All this just gets raw footage on film and “in the can”, as they say. Then you start the post production work, which involves a second phalanx of visual effects people, editors, and sound mixers. For a movie with a hefty amount of special visual effects, this work can go on for another half a year. So, just for discussion purposes, add another $15MM to the wages tab. (Again, an average of 100 people working on various aspects of post production, for about half a year.)

You can certainly tell a Sherlock Holmes story without all these huge costs. Consider Granada Television, which a decade or so ago made several series of 1-hour episodes (which still occasionally air in the US on PBS) for much less money. There were no “name” stars, no extras milling around in the background adding verisimilitude to scenes, most of the filming took place in a studio, very little if any visual effects were used, and there was virtually no action to choreograph and rehearse, only a lot of people standing around and saying things like “I say, Lord Percy.” I would argue, however, that far fewer people in this country were entertained by this version of Sherlock Holmes, than were by the Guy Ritchie big studio version.

I happen to find each of these two versions of the Sherlock Holmes story entertaining in its own way.  Despite the vast difference in audience size, and the scale and scope of the two productions, it would be fair to say that each achieved success regardless of how you might define the term.  Both have solid production values, both achieve a certain level of artistic merit, both were enjoyed by millions, and I would bet that both versions made their respective production houses money.  This, despite the cost structure of each being vastly different.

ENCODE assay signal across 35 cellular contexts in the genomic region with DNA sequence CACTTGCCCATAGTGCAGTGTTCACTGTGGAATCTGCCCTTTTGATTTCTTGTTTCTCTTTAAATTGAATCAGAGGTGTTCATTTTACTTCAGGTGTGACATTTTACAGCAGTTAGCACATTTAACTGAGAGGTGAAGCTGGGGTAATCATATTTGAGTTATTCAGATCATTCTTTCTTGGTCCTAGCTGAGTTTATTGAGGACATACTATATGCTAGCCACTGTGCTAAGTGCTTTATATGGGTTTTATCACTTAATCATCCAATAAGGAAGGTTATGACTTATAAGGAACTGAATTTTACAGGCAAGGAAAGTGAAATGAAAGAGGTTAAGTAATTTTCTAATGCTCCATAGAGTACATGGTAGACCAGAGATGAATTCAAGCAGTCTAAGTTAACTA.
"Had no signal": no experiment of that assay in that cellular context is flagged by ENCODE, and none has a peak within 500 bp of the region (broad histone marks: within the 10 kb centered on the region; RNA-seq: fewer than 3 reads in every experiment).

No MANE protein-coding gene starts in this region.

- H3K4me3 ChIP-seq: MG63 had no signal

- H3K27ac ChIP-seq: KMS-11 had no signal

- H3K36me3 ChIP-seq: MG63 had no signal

The point of this long diatribe is to show that most of the cost of a movie can be seen on the screen. That is, if you understand what you are looking at.  Are some of those costs padded? Undoubtedly, although the extent of that depends a lot on how carefully the production accountants kept an eye on spending. I will point out, from my work in the private industrial sector, on large construction projects, that the larger the budget is, the more there is a tendency to let the small stuff go. But in this respect, Hollywood productions are no different than large projects in any other industry.

Are there people on the payroll that don’t completely earn their paycheck? Probably, but again, that’s no different than any other workplace.  Most of the people employed to make movies earn their wages satisfactorily, and most of them only make enough to maintain a middle class lifestyle.  But then, this too, is true of most people in most other industries in the western world.  All this is to say that there is nothing inherently more wasteful in the actual making of a movie than in the actual making of any other product.  (The publicity and marketing of Hollywood productions is another story, but our topic is producing something, not marketing it.)